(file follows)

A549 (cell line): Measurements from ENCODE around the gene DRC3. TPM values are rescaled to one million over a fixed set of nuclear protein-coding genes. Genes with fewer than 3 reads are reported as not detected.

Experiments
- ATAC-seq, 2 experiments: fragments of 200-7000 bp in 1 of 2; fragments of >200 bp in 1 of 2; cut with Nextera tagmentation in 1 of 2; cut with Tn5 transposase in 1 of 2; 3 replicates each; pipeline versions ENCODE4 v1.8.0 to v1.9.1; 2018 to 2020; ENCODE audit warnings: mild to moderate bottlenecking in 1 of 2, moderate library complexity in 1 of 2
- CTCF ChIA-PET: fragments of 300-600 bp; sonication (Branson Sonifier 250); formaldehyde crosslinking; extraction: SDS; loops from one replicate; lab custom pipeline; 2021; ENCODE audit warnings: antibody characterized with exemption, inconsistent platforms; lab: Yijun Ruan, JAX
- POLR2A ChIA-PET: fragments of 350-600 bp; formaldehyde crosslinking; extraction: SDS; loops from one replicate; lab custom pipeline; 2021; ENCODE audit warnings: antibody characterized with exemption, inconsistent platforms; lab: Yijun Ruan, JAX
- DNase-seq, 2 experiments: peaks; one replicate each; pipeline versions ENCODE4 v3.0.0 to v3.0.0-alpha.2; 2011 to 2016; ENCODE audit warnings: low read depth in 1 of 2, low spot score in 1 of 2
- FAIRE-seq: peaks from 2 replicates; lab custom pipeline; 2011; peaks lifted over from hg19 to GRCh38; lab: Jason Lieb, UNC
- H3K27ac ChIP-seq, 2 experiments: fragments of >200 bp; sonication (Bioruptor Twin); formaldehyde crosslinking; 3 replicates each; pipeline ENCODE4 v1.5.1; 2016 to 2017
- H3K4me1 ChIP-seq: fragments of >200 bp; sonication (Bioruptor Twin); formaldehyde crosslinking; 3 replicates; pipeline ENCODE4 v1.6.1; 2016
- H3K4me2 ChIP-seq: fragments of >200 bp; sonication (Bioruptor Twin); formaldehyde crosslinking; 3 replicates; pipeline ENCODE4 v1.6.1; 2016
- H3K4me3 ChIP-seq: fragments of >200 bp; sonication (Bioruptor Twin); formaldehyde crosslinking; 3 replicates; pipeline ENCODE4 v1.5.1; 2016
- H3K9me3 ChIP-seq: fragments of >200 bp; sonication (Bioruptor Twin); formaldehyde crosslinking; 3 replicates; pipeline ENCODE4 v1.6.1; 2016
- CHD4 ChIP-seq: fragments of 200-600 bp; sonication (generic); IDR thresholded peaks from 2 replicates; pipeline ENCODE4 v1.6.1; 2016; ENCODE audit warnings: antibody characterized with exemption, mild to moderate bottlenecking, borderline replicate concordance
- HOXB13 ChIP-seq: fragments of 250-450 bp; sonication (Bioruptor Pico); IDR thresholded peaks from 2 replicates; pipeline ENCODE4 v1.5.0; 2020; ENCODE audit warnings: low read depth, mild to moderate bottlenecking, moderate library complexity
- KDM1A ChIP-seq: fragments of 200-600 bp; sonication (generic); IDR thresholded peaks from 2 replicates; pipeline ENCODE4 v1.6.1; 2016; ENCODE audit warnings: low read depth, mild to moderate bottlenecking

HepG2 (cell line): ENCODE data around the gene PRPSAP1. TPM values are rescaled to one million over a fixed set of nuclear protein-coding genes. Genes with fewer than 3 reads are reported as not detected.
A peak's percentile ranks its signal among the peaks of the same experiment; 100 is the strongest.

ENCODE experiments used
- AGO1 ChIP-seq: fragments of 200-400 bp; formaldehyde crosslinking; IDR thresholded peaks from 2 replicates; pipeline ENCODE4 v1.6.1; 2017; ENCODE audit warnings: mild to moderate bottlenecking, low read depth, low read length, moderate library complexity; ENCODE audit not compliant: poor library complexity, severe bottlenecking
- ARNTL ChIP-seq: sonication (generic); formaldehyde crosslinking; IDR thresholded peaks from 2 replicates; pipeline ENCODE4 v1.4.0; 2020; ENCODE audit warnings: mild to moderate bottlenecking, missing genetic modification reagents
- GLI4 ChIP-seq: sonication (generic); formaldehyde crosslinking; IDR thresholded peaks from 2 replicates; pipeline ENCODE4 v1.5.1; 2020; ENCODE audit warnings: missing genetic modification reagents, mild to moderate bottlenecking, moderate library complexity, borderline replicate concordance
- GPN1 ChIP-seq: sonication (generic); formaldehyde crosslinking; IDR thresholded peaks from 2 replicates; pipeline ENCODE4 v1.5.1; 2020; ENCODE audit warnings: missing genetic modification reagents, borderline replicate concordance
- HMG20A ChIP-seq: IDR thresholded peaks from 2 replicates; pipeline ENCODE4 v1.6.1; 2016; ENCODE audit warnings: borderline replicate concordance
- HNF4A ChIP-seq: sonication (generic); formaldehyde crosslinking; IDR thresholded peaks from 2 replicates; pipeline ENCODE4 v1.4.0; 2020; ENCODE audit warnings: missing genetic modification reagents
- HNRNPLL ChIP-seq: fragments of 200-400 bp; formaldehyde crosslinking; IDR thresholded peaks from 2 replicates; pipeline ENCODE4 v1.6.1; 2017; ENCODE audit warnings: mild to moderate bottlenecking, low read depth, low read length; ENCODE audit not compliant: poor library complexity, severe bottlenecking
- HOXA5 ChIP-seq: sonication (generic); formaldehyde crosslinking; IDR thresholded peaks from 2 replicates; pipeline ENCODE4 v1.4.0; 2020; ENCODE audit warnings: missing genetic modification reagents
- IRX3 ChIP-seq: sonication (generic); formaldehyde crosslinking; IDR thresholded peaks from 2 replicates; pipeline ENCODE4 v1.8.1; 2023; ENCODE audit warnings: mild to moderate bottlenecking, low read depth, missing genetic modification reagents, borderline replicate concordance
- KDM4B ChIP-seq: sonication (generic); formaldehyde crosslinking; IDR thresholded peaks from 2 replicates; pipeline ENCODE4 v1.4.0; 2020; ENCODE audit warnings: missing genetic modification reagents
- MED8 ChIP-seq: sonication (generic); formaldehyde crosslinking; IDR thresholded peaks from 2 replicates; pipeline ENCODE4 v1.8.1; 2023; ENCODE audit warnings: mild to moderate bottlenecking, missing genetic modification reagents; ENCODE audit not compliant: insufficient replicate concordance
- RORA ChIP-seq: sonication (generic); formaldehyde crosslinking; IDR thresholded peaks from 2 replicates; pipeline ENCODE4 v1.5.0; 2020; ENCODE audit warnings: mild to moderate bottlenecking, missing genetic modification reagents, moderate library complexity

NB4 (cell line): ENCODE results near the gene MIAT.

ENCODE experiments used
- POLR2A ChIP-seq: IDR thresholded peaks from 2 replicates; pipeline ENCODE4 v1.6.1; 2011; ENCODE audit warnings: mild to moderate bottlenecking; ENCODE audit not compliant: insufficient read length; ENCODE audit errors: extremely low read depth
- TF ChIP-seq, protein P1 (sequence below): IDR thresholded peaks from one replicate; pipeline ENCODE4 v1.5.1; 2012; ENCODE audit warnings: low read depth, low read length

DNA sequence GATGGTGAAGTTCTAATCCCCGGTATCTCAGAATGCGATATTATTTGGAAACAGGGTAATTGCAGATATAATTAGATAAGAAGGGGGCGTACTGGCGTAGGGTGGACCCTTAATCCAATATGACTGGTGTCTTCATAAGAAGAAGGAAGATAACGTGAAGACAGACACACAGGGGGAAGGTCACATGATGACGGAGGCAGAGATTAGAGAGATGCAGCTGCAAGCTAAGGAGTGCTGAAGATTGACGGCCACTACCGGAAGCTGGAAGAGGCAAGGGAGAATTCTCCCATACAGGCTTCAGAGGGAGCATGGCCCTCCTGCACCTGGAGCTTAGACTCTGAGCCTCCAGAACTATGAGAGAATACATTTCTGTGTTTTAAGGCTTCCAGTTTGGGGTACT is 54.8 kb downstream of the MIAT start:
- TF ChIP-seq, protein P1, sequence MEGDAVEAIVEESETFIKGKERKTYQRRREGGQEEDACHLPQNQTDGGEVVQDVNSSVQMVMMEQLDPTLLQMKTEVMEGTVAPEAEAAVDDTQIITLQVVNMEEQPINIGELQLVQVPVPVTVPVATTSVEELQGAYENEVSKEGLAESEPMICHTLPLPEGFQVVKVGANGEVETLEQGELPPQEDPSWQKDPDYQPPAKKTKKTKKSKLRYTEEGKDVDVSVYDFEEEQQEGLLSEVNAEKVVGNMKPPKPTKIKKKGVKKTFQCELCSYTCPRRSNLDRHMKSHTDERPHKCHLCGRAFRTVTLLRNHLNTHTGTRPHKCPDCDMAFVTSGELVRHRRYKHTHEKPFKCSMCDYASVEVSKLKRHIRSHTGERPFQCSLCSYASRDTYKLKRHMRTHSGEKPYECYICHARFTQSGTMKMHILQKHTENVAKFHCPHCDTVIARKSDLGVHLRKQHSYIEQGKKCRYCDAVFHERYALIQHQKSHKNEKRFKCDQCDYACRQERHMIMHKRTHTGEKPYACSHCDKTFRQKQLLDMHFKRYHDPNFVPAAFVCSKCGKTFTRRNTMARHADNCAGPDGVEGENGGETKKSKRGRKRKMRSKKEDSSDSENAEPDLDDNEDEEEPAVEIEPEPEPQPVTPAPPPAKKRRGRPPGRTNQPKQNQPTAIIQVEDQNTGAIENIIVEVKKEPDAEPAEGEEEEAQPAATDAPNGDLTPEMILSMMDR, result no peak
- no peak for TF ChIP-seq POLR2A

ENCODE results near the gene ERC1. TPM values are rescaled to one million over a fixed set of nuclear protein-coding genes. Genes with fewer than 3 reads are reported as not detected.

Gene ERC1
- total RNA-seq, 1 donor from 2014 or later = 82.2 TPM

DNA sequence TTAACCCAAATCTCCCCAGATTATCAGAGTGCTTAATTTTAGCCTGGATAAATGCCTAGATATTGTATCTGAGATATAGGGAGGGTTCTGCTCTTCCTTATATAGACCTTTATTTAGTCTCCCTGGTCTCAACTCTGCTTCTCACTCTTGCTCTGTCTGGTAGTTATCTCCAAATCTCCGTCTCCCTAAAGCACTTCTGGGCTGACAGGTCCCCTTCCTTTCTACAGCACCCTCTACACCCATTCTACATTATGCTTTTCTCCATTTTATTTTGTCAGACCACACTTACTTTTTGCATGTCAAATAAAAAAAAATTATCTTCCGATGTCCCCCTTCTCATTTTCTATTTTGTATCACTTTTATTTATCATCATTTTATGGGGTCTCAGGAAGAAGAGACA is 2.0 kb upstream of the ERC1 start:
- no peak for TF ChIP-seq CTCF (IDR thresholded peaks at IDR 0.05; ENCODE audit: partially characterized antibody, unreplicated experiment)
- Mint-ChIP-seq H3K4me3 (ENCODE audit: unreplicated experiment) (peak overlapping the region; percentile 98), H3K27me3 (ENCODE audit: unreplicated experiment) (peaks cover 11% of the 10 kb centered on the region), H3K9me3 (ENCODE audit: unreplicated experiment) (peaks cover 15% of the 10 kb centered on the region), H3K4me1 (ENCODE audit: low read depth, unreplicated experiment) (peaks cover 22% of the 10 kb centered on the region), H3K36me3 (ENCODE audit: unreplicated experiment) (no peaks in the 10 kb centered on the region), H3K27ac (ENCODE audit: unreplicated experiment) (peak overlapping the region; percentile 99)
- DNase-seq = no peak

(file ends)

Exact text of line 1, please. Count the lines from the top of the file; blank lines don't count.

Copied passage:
A549 (cell line): Measurements from ENCODE around the gene DRC3. TPM values are rescaled to one million over a fixed set of nuclear protein-coding genes. Genes with fewer than 3 reads are reported as not detected.